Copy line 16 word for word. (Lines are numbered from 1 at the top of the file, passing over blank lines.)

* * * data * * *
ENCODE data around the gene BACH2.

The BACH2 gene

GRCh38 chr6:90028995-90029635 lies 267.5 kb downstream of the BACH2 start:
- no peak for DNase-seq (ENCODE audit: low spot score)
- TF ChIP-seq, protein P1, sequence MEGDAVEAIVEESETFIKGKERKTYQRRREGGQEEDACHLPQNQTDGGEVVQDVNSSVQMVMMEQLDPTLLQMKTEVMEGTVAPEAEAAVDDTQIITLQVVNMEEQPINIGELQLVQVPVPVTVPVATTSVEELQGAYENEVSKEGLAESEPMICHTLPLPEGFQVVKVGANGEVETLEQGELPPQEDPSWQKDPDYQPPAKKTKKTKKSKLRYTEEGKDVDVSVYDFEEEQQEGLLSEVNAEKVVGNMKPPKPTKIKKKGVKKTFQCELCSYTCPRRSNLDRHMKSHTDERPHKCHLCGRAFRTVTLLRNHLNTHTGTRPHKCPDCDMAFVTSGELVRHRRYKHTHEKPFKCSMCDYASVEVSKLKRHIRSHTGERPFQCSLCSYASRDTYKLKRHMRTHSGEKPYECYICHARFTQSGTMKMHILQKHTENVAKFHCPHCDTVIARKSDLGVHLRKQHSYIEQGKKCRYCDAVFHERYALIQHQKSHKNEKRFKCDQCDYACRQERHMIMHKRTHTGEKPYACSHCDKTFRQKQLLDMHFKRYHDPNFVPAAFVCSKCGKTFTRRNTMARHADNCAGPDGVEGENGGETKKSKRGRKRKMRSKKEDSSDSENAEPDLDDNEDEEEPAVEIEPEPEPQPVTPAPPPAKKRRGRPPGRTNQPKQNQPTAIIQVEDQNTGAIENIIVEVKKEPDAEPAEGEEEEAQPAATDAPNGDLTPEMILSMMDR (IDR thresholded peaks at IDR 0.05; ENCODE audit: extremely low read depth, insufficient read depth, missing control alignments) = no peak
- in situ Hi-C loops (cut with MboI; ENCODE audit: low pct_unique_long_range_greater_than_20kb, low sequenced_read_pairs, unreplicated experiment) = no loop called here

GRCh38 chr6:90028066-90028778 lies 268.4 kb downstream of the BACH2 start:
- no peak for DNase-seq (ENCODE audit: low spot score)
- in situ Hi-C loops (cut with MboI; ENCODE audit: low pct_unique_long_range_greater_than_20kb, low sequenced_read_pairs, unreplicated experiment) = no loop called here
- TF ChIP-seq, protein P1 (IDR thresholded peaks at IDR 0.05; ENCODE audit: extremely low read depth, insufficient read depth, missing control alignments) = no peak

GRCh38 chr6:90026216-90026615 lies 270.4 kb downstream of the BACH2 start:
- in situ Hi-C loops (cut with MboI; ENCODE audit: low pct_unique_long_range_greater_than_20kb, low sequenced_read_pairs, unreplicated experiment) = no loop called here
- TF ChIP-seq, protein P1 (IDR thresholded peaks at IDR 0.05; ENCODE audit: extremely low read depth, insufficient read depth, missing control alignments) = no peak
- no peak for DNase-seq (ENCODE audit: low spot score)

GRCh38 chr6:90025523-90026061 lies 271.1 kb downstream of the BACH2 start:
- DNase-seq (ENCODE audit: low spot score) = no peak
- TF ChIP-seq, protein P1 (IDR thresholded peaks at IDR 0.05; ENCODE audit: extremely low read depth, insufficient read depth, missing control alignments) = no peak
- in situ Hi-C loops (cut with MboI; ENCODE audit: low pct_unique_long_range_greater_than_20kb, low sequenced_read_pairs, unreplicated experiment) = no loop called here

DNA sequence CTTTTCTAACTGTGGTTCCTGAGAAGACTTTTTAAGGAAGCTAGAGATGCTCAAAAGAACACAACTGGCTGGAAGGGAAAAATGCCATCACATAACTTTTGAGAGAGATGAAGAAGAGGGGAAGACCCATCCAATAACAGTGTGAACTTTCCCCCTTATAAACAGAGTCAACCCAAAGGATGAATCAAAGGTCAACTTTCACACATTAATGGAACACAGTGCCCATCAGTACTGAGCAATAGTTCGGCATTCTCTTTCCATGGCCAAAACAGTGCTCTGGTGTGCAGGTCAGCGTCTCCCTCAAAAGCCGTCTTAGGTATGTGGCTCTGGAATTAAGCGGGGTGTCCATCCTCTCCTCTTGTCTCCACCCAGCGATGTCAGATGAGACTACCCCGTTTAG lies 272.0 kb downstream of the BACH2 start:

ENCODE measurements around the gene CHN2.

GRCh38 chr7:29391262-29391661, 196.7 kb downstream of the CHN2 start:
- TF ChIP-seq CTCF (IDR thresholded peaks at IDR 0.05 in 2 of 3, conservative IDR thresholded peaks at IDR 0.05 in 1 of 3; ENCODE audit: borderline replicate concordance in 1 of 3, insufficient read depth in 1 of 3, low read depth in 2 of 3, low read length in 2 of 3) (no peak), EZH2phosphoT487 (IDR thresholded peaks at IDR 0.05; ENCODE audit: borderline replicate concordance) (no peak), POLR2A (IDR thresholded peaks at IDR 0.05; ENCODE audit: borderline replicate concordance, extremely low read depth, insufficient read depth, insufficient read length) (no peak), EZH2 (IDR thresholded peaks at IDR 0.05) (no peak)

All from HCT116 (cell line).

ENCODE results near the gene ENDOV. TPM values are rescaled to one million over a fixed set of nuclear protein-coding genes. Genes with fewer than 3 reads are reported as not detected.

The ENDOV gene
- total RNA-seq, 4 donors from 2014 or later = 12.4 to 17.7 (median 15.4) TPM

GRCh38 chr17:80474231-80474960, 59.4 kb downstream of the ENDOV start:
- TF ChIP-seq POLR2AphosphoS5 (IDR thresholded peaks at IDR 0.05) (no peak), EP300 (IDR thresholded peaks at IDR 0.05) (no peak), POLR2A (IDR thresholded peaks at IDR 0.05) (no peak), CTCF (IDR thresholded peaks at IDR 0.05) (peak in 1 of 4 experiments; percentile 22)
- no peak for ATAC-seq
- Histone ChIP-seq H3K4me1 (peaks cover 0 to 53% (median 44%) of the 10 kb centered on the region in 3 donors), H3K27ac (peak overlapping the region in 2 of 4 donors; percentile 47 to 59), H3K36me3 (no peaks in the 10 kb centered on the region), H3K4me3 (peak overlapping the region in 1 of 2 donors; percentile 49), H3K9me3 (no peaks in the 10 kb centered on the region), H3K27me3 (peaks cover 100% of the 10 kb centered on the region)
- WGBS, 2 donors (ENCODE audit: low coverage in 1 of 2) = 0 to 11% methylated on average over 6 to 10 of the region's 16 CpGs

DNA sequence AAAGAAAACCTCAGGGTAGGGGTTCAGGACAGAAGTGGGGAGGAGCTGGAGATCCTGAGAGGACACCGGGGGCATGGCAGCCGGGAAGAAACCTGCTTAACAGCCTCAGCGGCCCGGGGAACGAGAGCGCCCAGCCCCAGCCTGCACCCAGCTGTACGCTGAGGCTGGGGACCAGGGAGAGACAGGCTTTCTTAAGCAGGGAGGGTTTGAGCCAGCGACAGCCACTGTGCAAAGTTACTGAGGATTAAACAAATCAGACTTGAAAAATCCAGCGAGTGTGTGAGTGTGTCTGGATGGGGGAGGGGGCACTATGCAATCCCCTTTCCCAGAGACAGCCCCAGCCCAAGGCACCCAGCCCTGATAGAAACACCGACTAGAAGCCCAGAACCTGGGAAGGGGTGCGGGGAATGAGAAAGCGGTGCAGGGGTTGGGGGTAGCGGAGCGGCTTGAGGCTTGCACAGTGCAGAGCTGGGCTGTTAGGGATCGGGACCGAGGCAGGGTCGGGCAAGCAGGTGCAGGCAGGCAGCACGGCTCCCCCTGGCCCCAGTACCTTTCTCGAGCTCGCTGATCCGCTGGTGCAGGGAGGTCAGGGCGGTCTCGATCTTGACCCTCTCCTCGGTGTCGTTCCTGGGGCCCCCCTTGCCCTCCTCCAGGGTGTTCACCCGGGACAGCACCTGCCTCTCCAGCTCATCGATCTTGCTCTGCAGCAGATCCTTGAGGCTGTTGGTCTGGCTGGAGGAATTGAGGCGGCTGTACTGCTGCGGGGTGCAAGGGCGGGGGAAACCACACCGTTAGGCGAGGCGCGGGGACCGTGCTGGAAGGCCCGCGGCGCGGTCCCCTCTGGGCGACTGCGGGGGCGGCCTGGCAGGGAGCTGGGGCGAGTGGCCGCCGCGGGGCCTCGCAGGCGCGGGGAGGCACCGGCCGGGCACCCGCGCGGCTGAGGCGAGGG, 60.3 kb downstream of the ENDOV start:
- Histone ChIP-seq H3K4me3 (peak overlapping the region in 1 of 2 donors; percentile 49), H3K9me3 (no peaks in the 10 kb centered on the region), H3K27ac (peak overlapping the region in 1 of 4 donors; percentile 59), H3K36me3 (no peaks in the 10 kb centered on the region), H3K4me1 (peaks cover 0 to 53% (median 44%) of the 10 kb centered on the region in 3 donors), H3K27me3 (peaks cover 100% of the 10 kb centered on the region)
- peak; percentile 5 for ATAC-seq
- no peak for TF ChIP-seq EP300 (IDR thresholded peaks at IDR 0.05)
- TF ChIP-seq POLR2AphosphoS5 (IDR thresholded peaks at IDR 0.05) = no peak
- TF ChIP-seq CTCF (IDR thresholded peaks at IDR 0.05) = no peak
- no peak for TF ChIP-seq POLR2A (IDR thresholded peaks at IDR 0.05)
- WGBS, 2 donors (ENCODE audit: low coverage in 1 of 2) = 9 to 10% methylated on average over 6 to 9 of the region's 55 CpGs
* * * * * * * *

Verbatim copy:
- DNase-seq (ENCODE audit: low spot score) = no peak